The strength and well being of a society is largely determined by the capacity of its members to work cooperatively together towards common goals (a common good). The most significant disruption of this strength is related to the integrity of human character with regard to how we relate to and work with one another. Socrates spent most of his life in the context of Athenian democracy. In Socrates' Athens, the role of the citizen was much more central to the functioning of Athenian democracy than it is in the democratic republic of the .. Male citizens were required to participate in their government through mandatory military service and through their participation (randomly chosen) on the council. The ability of all citizens to relate to one another with integrity was of the utmost importance because acquiring a high position in the government was possible for any male citizen who was at least 30 years old. When Socrates asked questions such as "What is justice?" or "What is virtue?", he was not interested in academic abstractions. Socrates' goal was to learn what it meant to live as a just and virtuous citizen. This was of the utmost importance to Socrates because he knew that the good character of individuals contributed directly to the survival and well being of his whole society. When the learning and thinking habits of the people become slack, that is, when the masses do not live examined lives, democracy becomes a fast road to tyranny. When the justice and skillful virtue of the human character of individual citizens is harmed, society is harmed. This reality underlays Socrates' comment in Plato's Republic (564a) that, "tyranny is probably established out of no other regime than democracy...the greatest and most savage slavery out of the extreme of freedom."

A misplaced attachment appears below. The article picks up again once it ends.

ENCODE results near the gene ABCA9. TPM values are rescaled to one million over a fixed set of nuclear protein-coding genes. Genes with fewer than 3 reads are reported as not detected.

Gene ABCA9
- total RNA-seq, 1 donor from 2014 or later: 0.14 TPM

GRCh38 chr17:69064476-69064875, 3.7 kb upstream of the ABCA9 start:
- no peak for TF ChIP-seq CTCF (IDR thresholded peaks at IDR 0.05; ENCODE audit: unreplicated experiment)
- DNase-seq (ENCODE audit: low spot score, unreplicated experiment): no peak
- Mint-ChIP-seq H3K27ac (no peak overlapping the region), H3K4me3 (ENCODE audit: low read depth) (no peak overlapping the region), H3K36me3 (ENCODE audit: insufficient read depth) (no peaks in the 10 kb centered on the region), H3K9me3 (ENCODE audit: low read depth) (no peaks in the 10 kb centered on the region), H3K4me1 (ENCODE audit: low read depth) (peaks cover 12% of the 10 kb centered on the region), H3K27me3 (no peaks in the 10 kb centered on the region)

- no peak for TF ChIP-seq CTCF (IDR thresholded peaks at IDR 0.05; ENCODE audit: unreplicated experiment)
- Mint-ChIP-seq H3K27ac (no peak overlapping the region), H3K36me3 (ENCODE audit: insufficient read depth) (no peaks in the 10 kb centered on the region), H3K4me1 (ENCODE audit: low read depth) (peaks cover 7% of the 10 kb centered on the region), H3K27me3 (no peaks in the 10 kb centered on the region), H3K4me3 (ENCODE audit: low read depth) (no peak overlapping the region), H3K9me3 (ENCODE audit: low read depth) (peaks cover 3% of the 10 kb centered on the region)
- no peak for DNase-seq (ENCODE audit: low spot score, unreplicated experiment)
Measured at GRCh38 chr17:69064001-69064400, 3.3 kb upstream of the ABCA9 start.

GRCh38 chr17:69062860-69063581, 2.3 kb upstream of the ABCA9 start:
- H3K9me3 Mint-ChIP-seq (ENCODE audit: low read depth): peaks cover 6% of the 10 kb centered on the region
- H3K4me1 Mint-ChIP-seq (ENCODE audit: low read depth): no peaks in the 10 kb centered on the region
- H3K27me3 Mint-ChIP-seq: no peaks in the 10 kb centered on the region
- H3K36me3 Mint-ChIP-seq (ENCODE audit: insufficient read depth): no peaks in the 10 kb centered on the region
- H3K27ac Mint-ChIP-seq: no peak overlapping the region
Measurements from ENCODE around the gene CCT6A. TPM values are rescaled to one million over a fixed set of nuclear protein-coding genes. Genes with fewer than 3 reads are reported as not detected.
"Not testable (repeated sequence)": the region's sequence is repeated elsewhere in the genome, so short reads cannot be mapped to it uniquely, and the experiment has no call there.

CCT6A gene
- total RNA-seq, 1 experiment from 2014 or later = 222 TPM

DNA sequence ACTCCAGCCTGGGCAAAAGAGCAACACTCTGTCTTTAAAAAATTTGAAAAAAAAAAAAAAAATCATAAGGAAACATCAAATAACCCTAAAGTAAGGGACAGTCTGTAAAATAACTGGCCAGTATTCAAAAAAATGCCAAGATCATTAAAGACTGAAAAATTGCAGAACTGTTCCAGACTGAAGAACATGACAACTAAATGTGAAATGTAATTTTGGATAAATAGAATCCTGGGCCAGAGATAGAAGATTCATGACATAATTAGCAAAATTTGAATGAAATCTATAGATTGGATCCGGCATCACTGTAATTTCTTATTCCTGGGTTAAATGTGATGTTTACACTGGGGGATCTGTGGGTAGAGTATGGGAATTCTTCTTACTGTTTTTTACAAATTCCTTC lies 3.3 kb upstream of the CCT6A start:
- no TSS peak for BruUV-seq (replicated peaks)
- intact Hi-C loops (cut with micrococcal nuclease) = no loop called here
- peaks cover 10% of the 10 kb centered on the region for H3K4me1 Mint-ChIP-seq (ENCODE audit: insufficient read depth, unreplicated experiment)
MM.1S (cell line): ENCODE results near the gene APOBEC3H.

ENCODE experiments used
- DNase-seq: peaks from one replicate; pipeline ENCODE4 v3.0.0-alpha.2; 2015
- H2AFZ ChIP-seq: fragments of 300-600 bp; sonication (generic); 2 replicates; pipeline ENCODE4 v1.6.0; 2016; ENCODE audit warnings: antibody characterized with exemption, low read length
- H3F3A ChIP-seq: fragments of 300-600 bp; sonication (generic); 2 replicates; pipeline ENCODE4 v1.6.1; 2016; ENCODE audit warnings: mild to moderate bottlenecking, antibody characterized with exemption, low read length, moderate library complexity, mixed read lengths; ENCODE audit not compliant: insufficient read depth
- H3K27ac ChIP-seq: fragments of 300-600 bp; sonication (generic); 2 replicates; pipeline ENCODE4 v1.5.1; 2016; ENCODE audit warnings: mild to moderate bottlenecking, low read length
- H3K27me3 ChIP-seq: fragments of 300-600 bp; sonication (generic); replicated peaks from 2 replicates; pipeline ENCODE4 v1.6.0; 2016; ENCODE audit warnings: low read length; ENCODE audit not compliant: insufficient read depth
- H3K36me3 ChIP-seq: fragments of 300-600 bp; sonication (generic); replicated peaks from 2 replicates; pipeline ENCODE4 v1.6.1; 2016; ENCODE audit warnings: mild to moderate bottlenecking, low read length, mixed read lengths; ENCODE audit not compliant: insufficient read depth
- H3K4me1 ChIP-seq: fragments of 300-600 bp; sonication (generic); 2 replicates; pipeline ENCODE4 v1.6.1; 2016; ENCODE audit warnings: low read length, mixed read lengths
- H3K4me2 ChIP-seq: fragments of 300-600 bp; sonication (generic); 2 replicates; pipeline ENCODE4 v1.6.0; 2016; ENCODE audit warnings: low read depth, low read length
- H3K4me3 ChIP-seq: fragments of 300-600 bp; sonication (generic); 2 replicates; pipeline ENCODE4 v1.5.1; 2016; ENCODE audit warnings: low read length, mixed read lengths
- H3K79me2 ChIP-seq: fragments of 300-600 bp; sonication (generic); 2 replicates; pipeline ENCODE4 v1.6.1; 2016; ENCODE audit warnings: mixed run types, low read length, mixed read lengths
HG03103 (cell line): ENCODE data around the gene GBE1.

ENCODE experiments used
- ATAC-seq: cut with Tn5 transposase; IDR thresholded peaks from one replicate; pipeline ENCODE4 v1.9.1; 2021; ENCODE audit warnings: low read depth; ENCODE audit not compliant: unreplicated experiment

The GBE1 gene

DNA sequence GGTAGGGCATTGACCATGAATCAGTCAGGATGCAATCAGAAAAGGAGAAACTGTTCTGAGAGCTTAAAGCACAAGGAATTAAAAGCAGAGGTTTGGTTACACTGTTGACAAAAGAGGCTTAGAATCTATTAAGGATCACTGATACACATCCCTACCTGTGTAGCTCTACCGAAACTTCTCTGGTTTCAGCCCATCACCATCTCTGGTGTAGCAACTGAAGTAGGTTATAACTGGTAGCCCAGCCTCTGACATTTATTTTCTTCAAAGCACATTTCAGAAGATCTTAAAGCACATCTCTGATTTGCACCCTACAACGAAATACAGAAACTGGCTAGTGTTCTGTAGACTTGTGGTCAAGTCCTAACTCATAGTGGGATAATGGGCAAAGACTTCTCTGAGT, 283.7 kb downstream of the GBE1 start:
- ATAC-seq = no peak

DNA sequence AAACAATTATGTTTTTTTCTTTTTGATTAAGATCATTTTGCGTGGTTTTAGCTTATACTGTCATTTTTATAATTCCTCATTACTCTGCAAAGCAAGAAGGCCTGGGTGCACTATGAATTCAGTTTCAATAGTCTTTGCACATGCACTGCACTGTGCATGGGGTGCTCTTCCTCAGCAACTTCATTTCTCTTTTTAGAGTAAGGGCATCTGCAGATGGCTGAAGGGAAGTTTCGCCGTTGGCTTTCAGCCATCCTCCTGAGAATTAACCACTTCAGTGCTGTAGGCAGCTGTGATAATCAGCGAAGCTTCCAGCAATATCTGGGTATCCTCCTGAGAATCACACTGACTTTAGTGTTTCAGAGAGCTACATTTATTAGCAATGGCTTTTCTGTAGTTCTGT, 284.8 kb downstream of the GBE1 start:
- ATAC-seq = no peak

In March 1903, Burroughs submitted a scathing essay to The Atlantic Monthly entitled "Real and Sham Natural History"; the editor, Bliss Perry, reportedly found the piece so "ill-natured" and "peevish" that he sent it back to Burroughs for revisions.  Burroughs began his article with praise for authors such as Ingersoll, Frank M. Chapman and Florence Merriam Bailey , all of whom he believed exemplified good nature writing. Championing his own strict adherence to observed fact, Burroughs singled out four books for criticism: Seton's Wild Animals I have Known , Roberts' The Kindred of the Wild , William Davenport Hulbert 's Forest Neighbours , and Long's School of the Woods .  In particular he blamed Seton's collection of stories for founding the sentimental animal story genre; he even amended the title of the collection to Wild Animals I Alone Have Known .  Further denouncing Seton's claims that his stories featured events and behaviors he had personally witnessed, Burroughs wrote: